The senator’s new book shows the difficulty of translating short-form virality into a substantive text.
A biography published 100 years after the composer’s death reveals the worldly trials of an artist known for his airy fantasies.
A collection of political fables from late-19th- and early-20th-century Great Britain offers striking allegories that remain pertinent today.
Highlights from a year of reading, including Ada Limón’s The Carrying, Tommy Orange’s There There, Madeline Miller’s Circe, and more
A new biography squares the decorous legal figure with the feminist gladiator.
In Hark, the characters are distracted, and their author veers between satire and sincerity.
Chris Power’s debut collection, Mothers, reveals that maternity is an unsettling journey.
A new collection of essays attempts to lend some objective shape to a timeless-seeming challenge: the ongoing balance of voice and form.
As tragedy approaches, she is stricken, broken—and at the height of her artistic powers.
Future Sounds, a new book on the history of machine-made pop and classical songs, suggests that the radical power of the synthetic has largely been forgotten.
The unsettling stories in The Lonesome Bodybuilder are deeply preoccupied with the yawning disconnect between people.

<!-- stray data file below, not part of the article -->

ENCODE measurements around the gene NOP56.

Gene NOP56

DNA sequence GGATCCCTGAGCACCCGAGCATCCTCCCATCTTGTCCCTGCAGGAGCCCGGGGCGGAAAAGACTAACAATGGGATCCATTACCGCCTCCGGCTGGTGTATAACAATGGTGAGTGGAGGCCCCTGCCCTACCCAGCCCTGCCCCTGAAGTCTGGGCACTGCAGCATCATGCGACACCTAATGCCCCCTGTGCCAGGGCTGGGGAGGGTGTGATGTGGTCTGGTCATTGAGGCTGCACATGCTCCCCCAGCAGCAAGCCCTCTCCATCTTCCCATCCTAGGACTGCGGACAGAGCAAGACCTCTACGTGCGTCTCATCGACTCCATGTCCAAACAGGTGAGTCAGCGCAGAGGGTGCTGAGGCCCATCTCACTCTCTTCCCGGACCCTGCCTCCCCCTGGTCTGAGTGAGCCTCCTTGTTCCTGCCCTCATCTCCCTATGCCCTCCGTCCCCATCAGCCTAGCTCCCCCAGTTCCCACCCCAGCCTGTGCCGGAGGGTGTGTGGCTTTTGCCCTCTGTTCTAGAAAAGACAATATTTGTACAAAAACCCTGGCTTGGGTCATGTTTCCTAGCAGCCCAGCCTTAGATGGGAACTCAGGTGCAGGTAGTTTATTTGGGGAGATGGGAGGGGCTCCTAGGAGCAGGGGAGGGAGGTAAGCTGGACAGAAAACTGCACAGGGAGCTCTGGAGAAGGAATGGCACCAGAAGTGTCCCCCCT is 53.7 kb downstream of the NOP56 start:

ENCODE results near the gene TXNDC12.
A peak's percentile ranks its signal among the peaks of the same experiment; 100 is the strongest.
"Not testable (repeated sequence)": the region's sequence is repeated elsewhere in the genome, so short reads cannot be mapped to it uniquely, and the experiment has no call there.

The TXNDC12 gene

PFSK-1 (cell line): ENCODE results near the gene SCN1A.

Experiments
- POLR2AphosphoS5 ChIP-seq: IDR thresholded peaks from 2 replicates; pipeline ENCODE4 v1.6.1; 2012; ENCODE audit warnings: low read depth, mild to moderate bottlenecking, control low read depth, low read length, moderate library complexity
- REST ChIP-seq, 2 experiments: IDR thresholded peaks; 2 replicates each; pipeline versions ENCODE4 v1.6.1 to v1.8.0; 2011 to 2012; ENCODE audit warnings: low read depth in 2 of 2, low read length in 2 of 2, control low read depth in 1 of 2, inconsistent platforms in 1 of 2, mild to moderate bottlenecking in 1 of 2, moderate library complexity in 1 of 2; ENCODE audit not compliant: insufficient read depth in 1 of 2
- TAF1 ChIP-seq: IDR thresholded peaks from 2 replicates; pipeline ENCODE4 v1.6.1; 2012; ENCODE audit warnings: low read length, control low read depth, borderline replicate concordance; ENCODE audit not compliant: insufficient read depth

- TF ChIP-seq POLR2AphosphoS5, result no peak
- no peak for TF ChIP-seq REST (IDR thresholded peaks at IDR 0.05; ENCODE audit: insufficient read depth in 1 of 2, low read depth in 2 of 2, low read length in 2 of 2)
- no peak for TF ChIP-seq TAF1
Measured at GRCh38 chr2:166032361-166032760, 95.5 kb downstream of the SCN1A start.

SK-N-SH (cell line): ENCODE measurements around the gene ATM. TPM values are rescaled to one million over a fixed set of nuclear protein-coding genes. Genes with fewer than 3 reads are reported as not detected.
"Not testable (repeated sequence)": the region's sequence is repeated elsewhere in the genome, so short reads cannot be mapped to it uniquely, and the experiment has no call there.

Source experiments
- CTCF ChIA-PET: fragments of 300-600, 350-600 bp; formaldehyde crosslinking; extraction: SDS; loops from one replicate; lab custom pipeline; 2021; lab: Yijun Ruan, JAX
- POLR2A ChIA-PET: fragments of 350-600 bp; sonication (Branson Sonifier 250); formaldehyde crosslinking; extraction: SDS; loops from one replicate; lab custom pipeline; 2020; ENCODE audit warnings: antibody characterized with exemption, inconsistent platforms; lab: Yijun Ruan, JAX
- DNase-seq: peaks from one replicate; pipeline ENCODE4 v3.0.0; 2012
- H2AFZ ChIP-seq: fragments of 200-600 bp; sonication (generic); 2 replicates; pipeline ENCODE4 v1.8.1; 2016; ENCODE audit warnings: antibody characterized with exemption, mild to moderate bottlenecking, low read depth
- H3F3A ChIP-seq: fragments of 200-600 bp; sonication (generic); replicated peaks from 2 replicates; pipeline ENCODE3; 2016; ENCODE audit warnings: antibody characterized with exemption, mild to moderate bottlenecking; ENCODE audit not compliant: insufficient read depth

The former first lady’s new memoir is notable for the revealing glimpses it offers into private moments of fear and frustration.
Carol Bensimon’s We All Loved Cowboys features a difficult protagonist whose myopia belies the wide, complex world outside her car window.
A recent book by Emmanuel Iduma expands what writing about the continent can be by paying extraordinary attention to the ebbs and flows of human connection.
The 27-year-old author, Daisy Johnson, pulls off several marvels at once in her debut novel, which made the Man Booker Prize shortlist.
His champions now span the ideological spectrum, but left and right miss the tensions in his views.
In her graphic memoir, Drawn to Berlin, Ali Fitzgerald uses art to illuminate the human dimensions of a situation often sketched in statistics.
The literary hero’s coffee-chugging, cigarette-devouring creator, Lee Child, just released his latest novel. He shows no signs of slowing down.
Having lived a hard life, the late author refused to erase her female characters—or the brutality that deranges them.
A graphic adaptation of the teenage Holocaust victim’s diary calls into question which avenues are best for retelling painful, complicated histories.